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"We have developed a machine for neonates [newborns] who were not treatable before," said lead researcher Dr. Claudio Ronco, director of the department of nephrology at San Bortolo Hospital in Vicenza.
"The neonate is so small that it requires dedicated technology," he said. "To try to treat the patient with an adult machine is like trying to fix a watch with a tool that you use for a large car."
Adult-size dialysis machines can be modified for use with children. But, the machines are difficult to use in infants because they can overpower an infant's tiny blood vessels, the researchers said. And, the machines generally can't be used on babies under 6.6 pounds or so, according to Dr. Ana Paredes, a pediatric nephrologist at Miami Children's Hospital.
The new machine, called CARPEDIEM (Cardio-Renal Pediatric Dialysis Emergency Machine), is a miniaturized device that supports kidney function in newborns and small children weighing between 4.4 pounds and 22 pounds.
The advantage of the new machine is that it can handle very low blood flow and filtration, and it uses tiny catheters that protect the infant's blood vessels. In contrast, adult machines are designed to handle much higher blood flow and use much larger catheters.
The report was published in the May 24 issue of The Lancet. Funding for the study was provided by the Association of Friends of the Kidney Vicenza.
Kidney dialysis is a procedure that uses a machine to help do some of the kidneys' work when the kidneys aren't functioning anymore (or aren't functioning well). Dialysis helps to filter some of the waste products out of the blood, according to the National Kidney Foundation.
Ronco's team tried the miniaturized dialysis machine for the first time in August 2013. The first patient was an infant weighing only 6.3 pounds. This infant had multiple organ failure after a complicated delivery.
"This baby was dead -- it was considered dead," Ronco said. Without this machine, it was doubtful that this baby could have been treated, he added.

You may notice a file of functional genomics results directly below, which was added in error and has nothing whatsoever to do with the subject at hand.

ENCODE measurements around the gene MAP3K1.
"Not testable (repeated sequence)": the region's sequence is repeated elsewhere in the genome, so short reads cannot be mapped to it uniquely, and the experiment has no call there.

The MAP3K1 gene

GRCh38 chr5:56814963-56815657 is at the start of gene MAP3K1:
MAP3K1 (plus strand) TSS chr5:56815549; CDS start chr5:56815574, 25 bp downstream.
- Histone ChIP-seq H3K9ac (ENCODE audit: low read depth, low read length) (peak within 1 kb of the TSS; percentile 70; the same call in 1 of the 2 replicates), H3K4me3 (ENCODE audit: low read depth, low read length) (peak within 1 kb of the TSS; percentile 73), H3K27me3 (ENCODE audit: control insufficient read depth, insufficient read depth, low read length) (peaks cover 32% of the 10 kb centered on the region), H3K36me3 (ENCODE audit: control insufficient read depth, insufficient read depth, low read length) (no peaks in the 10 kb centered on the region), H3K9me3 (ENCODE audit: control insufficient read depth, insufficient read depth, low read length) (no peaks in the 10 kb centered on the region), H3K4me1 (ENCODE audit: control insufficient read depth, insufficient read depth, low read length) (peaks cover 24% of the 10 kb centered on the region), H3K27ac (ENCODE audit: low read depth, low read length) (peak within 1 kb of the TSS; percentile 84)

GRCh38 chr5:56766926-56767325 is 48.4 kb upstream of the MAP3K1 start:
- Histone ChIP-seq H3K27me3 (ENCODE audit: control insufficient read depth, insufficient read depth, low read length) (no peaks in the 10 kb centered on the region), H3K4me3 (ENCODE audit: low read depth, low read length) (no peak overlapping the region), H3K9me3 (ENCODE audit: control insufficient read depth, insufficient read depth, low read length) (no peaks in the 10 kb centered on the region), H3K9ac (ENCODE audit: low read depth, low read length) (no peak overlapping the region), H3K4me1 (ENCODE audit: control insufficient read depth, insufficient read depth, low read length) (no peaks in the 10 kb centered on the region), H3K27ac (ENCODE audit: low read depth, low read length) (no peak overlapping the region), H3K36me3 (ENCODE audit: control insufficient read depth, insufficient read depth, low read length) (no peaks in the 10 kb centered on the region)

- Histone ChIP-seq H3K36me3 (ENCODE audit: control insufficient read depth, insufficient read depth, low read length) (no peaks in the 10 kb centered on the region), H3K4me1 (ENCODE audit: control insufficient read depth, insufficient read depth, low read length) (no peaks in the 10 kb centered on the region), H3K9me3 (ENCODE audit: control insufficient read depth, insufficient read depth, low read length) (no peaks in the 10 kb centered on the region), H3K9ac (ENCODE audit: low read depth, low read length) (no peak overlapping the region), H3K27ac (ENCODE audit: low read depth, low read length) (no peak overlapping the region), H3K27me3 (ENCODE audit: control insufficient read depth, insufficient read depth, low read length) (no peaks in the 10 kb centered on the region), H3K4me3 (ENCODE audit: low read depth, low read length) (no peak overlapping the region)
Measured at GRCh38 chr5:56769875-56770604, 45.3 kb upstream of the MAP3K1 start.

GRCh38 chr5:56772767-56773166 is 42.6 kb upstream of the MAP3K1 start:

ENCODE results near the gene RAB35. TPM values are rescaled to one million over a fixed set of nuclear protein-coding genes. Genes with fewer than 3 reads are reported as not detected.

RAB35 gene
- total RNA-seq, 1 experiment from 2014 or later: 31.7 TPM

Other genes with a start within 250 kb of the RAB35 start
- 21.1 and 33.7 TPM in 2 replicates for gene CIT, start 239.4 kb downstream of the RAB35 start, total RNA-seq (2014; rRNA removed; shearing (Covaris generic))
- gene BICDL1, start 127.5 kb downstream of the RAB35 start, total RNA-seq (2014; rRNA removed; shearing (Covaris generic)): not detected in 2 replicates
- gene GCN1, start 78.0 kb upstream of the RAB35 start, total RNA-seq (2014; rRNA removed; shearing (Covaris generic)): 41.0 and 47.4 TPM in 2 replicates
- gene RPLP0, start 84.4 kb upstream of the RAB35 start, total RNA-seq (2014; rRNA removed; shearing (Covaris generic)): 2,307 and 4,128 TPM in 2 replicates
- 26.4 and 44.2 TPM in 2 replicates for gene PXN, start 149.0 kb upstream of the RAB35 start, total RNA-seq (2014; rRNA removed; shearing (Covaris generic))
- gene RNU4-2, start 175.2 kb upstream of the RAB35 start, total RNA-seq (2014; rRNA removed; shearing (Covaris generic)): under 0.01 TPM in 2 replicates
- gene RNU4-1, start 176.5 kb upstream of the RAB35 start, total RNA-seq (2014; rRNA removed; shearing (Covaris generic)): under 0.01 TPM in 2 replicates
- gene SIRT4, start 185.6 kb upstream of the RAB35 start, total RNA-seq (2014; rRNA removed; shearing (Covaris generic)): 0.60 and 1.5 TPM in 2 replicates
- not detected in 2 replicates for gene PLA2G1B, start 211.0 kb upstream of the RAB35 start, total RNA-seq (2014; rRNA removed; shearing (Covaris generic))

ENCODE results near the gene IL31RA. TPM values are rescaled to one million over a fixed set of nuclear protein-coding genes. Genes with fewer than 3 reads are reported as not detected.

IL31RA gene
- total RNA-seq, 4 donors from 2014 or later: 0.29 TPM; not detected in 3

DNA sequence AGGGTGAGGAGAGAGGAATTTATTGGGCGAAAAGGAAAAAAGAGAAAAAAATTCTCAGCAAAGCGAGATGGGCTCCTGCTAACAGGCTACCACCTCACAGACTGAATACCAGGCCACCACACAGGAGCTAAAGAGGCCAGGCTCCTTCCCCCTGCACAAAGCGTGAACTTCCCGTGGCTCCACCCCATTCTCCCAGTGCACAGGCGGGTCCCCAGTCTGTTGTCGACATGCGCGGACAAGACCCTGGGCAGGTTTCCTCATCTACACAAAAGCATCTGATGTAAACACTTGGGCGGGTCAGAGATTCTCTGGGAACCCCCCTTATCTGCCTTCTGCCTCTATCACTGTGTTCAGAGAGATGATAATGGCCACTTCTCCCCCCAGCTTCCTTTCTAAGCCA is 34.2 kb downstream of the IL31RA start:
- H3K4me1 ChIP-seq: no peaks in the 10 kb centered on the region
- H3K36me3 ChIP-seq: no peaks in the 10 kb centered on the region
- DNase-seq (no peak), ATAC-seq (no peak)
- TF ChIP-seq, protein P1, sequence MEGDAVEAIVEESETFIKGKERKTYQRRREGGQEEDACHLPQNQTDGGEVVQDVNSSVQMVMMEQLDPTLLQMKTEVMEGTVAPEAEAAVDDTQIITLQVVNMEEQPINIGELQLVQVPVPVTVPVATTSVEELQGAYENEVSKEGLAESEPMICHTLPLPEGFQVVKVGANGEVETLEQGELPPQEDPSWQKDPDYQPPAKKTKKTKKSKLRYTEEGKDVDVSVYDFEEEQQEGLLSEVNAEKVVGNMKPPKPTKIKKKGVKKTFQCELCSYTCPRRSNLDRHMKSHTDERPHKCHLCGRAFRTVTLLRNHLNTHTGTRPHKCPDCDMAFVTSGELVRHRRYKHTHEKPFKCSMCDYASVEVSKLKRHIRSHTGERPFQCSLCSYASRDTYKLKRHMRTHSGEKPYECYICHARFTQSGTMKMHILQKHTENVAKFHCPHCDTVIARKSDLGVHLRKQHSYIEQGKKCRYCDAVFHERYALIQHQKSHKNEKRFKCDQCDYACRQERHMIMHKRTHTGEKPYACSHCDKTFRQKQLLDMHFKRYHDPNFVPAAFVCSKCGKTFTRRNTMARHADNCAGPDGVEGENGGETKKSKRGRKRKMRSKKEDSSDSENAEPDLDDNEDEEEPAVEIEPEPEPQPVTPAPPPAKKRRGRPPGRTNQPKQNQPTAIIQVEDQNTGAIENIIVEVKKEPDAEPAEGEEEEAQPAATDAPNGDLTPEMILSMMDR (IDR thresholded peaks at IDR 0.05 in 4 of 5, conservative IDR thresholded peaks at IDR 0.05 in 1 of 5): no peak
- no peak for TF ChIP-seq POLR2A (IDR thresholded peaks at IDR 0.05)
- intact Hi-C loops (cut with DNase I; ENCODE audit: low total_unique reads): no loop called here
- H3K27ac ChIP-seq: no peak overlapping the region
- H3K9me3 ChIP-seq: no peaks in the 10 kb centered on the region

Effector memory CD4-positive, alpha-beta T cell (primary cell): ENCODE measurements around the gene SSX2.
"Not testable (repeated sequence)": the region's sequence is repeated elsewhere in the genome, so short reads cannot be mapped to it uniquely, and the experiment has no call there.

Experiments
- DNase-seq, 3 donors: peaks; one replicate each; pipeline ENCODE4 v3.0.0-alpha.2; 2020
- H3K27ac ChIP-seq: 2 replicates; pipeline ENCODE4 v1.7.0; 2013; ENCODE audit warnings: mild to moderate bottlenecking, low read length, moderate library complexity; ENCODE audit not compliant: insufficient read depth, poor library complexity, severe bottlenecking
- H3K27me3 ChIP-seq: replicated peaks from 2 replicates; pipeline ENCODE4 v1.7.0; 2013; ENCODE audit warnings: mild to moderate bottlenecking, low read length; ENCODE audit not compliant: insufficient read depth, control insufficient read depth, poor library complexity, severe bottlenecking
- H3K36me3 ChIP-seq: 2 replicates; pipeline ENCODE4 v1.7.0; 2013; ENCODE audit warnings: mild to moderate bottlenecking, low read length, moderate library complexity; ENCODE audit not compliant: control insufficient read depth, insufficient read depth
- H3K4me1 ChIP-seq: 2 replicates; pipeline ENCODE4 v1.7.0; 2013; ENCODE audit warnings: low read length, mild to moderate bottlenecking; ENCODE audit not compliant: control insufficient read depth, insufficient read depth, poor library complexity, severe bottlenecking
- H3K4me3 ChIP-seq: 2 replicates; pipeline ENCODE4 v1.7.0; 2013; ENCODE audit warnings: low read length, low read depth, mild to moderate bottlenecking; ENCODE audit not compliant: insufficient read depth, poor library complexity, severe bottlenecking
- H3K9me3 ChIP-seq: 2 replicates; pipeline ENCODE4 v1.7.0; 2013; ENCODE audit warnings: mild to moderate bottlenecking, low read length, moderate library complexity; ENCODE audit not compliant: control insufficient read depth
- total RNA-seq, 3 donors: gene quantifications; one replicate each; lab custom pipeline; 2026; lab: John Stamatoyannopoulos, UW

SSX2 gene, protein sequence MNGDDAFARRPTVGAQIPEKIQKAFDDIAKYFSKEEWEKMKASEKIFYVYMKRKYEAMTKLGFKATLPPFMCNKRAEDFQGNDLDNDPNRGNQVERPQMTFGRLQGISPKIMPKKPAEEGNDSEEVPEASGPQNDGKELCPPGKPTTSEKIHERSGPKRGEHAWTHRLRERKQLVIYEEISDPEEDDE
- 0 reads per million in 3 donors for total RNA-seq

After more than 20 days of dialysis with the new device, the infant was taken off the machine when kidney function had been restored. The baby left the hospital after 50 days, the researchers said.
"To stay at the bedside of this baby with the machine we developed was to rediscover why I do medicine. It was satisfaction for 40 years of effort," said Ronco.
Since this first use of CARPEDIEM, 10 more infants have been treated successfully with the device in Europe, Ronco said.
Ronco hopes to present the new technology to the U.S. Food and Drug Administration for approval. "There is definitely an interest in the United States for this machine," he said.
Dr. Benjamin Laskin, a pediatric nephrologist at the Children's Hospital of Philadelphia and author of an accompanying journal editorial, said when adult dialysis machines are used, they have to be "jerry-rigged to make them work."
"Having a machine designed for infants is certainly an advantage," he said.
Laskin and his co-author wrote that more study is needed on the CARPEDIEM machine to ensure that it's an effective option for infants who need dialysis.
Paredes, who is also director of the Dialysis Unit Program at Miami Children's Hospital, is excited about the potential of this new device.
"This is a tremendous development," she said. "I look forward to using this machine in the U.S."
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